BTW Does anyone recognize the coordinate system?

Is it meters east and north of some point? Maybe greenwhich meridian at equator?

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Probably State Plane Coordinates. If you gave us the lat-lon coordinates we could try conversions to find out if it is meters or feet. SPC usually are in one or the other.

 

The reference point is not a marked location. Rather SPC are computed by mathematical transformation from lat-lon. Search on CORPSCON if you want to get into doing transformations. The "origin" is usually outside the area of interest so that coordinates never change sign.

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Bill,

Thanks. another system I've never heard of.

I'd have to spend some time looking for the exact coords; but it's about 100 yards north of this waymark

N 37° 06.904 W 121° 04.726

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The coordinates on the disk, when converted from California State Plane Coordinates Zone 3, NAD27, feet come out near NAD83 (probably set in your GPS. If WGS84 it will still be close enough) Lat-Lon N37 06.962 W121 04.759, which is 387 feet NNW of your waymark".

 

SPC aren't too confusing until you have to figure out not only the zone but also whether it is meters or feet and which datum.

Edited by Bill93

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Bill

Thanks again

 

I'm using WGS84 in my Meridian.

Found my log, I have

N37 06.961 W121 04.760

 

Only 1/1000th of a minute of from your computations - not bad I'd say.

 

My 100 yard guess was pretty close also.

 

I better get on with my Waymarking.

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A bump to keep this interesting thread alive. So here is my small contribution:

 

RD1700 (US) U.S. Coast & Geodetic Survey – Oldest - better photo

RD1752 (OR) Yamhill County - 2

RD1708 (OR) Polk County

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I know there's a list in progress, but is anyone working on an actual site for these? I'd love to help out either getting one started or maintaining anything. I can't really afford a domain right now, but I'll do whatever I can!

 

Erin

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Here is a well-weathered example from the City of Malden, MA. It marks the end of a street ROW near the base of the granite dome that is home to MY2745.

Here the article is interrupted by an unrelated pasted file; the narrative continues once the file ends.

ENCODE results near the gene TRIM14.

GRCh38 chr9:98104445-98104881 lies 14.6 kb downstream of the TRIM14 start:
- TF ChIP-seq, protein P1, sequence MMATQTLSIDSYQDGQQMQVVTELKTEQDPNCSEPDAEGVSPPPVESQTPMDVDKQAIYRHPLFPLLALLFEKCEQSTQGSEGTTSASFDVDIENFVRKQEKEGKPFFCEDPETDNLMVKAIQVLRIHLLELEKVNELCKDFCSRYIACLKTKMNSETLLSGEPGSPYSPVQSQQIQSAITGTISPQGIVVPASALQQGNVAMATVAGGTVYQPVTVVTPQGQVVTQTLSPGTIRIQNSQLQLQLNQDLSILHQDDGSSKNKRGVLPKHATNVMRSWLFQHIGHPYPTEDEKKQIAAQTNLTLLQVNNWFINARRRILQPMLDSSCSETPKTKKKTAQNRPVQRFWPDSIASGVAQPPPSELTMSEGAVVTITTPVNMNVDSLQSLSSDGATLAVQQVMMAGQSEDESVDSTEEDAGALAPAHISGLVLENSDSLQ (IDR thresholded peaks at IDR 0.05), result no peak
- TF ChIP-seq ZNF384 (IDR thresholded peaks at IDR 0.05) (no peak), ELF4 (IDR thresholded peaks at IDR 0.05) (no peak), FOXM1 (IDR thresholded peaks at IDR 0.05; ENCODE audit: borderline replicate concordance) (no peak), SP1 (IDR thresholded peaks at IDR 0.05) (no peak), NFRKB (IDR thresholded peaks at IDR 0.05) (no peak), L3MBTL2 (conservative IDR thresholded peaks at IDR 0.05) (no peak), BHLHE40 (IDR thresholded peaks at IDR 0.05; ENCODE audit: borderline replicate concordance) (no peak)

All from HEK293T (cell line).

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I have a few to add. None are in the NGS database to my knowledge.

 

Federal Highway Administration - Blank Disk (type not yet on Buckbrooke's list) It's a beauty.

 

f08e5eb6-a2f6-4aa3-b1dc-3577a426ce55.jpg

 

City of Spokane Washington. Unique design.

3d43f801-a4b4-4519-a7a6-2e1f7f6200a9.jpg

 

City of The Dalles (two styles) Oregon

The Dalles - Type 1

Dalles City - Type 2

f8e39641-f226-42df-a6b5-c1c896acae4c.jpg

19589904-157a-4f35-8c62-8d10831df89b.jpg

 

There is a David Evans and Associates disk on the list in Washington State but I have found what may be a second type here in Oregon.

 

M&M photo of Washington mark: I had a laugh at their X marks the spot photo here.

48838_100.jpg

 

Mark in Oregon

829a1b98-eba3-4da4-a0f2-2b2ecf410c09.jpg

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I think this might be a new one

Southern California Edison Company

 

On a recent trip to Laughlin I happened upon this one and waymarked it

Currently waiting on approval; I'm assuming it'll be Black Dog Trackers approving it again - maybe you can create a new agency for me? I think that might be the third or fourth new agency I've needed over there.

 

Looking at the text stamped

RLS 7

2050

POL

 

Which is the designator? I'm kinda assuming RLS 2050 is the surveyor; so either POL or 7 would be the designator - I think 7

 

Well, here's the pic

fdc828e9-536e-4053-830b-6c3f8478cd3f.JPG

 

And the waymark link

SCE Monument

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I hadn't seen Buckner's site until I saw the recent thread about its whereabouts. Here are a couple disk types I found this week that aren't shown on his site. Both are set since 2000 so they aren't on GC.com.

 

Here is DH5763 C 232, an Arizona DOT Right of Way Survey Control disk:

1238c650-bdad-4570-9253-4fcd8d6675f2.jpg

 

and here's DH5783 WAUGHITAL, a Cochise County Highway and Floodplain Department disk:

4f35201a-d6c9-406f-ac7c-2e6bdf7fcfa5.jpg

Edited by southpawaz